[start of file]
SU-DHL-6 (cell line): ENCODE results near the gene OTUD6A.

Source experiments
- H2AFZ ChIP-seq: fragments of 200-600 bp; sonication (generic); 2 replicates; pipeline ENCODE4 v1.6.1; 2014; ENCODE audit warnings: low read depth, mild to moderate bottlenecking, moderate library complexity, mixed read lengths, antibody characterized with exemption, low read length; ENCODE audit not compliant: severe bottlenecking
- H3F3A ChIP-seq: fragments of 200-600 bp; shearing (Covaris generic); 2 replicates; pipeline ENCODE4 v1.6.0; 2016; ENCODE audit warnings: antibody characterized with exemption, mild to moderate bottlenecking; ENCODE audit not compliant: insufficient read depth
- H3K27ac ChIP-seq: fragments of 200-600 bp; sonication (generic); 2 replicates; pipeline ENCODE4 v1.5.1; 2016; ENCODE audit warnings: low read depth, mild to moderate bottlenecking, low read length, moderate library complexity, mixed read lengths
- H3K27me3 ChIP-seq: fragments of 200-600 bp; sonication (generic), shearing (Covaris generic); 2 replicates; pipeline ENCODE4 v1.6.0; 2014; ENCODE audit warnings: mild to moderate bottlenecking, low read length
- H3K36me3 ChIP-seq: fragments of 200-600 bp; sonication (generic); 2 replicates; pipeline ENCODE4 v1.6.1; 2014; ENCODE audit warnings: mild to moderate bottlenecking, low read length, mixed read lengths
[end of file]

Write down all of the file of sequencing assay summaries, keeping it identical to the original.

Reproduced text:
SU-DHL-6 (cell line): ENCODE results near the gene OTUD6A.

Source experiments
- H2AFZ ChIP-seq: fragments of 200-600 bp; sonication (generic); 2 replicates; pipeline ENCODE4 v1.6.1; 2014; ENCODE audit warnings: low read depth, mild to moderate bottlenecking, moderate library complexity, mixed read lengths, antibody characterized with exemption, low read length; ENCODE audit not compliant: severe bottlenecking
- H3F3A ChIP-seq: fragments of 200-600 bp; shearing (Covaris generic); 2 replicates; pipeline ENCODE4 v1.6.0; 2016; ENCODE audit warnings: antibody characterized with exemption, mild to moderate bottlenecking; ENCODE audit not compliant: insufficient read depth
- H3K27ac ChIP-seq: fragments of 200-600 bp; sonication (generic); 2 replicates; pipeline ENCODE4 v1.5.1; 2016; ENCODE audit warnings: low read depth, mild to moderate bottlenecking, low read length, moderate library complexity, mixed read lengths
- H3K27me3 ChIP-seq: fragments of 200-600 bp; sonication (generic), shearing (Covaris generic); 2 replicates; pipeline ENCODE4 v1.6.0; 2014; ENCODE audit warnings: mild to moderate bottlenecking, low read length
- H3K36me3 ChIP-seq: fragments of 200-600 bp; sonication (generic); 2 replicates; pipeline ENCODE4 v1.6.1; 2014; ENCODE audit warnings: mild to moderate bottlenecking, low read length, mixed read lengths